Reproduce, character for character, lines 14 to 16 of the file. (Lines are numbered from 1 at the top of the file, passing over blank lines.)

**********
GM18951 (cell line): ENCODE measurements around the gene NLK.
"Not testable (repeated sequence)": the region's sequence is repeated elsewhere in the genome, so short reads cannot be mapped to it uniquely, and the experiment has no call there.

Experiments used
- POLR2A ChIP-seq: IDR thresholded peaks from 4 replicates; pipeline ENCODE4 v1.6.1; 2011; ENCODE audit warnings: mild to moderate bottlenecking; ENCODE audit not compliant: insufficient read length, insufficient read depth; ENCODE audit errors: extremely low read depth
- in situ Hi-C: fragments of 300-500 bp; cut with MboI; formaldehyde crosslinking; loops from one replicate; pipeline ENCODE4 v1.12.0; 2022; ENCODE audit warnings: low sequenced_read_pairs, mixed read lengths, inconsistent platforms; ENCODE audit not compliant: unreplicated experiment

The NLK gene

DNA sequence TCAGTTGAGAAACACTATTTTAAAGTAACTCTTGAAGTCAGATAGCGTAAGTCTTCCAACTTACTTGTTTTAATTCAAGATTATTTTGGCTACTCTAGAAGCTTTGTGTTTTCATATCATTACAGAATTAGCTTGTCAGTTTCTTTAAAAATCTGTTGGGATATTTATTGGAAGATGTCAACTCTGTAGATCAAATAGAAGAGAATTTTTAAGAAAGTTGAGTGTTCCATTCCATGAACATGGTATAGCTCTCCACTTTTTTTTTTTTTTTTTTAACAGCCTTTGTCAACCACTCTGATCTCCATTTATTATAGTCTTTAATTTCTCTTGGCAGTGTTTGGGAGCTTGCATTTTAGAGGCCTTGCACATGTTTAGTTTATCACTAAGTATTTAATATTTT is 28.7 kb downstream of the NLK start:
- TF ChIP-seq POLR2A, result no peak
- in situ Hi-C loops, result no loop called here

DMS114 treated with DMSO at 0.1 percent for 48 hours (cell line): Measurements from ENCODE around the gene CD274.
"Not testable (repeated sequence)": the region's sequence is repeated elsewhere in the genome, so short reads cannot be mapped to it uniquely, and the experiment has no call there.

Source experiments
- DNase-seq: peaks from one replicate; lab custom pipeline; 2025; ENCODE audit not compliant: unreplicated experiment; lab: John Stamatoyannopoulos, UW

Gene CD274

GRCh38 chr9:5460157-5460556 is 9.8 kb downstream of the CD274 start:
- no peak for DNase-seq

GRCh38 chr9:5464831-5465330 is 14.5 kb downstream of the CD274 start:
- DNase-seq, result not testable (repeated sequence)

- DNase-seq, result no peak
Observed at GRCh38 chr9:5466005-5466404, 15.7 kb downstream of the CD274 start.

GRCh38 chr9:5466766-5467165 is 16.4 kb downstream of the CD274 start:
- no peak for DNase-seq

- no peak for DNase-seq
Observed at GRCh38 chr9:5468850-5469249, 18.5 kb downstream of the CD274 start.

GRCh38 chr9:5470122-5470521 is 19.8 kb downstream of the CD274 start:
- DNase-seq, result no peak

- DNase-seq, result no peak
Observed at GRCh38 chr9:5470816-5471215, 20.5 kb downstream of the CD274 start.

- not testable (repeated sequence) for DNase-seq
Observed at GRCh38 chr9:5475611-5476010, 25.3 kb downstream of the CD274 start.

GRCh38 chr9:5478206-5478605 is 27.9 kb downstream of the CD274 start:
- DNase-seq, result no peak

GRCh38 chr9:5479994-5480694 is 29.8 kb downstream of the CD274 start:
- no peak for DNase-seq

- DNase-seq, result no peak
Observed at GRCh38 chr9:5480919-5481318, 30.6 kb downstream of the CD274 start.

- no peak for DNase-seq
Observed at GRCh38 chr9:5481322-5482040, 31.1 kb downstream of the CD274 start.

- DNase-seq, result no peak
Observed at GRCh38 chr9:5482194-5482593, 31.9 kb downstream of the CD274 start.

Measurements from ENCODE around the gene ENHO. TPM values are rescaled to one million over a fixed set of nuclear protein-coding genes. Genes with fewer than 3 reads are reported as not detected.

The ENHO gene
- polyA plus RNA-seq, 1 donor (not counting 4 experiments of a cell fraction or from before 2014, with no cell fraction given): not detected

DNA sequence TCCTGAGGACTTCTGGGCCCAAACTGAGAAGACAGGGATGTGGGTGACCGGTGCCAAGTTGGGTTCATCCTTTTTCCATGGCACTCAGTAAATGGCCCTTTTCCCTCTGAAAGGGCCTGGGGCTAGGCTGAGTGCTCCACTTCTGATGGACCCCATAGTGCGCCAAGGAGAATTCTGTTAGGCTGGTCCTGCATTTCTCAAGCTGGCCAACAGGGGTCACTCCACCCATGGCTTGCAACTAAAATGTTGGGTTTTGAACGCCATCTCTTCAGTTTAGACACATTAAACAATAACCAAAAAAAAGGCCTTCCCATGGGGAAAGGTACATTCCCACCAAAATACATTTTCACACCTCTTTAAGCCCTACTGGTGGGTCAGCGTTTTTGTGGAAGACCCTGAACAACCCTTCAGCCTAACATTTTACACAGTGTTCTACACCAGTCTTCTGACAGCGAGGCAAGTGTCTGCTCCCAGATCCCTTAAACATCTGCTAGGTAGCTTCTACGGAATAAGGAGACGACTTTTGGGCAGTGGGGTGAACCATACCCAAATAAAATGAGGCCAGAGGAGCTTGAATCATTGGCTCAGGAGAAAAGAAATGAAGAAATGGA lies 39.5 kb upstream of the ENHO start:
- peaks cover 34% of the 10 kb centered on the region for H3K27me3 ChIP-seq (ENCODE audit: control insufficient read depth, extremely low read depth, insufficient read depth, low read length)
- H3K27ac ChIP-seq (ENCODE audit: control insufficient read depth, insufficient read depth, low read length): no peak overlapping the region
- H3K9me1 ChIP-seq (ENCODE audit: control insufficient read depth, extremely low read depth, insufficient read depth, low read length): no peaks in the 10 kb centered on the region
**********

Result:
Gene CD274

GRCh38 chr9:5460157-5460556 is 9.8 kb downstream of the CD274 start:
- no peak for DNase-seq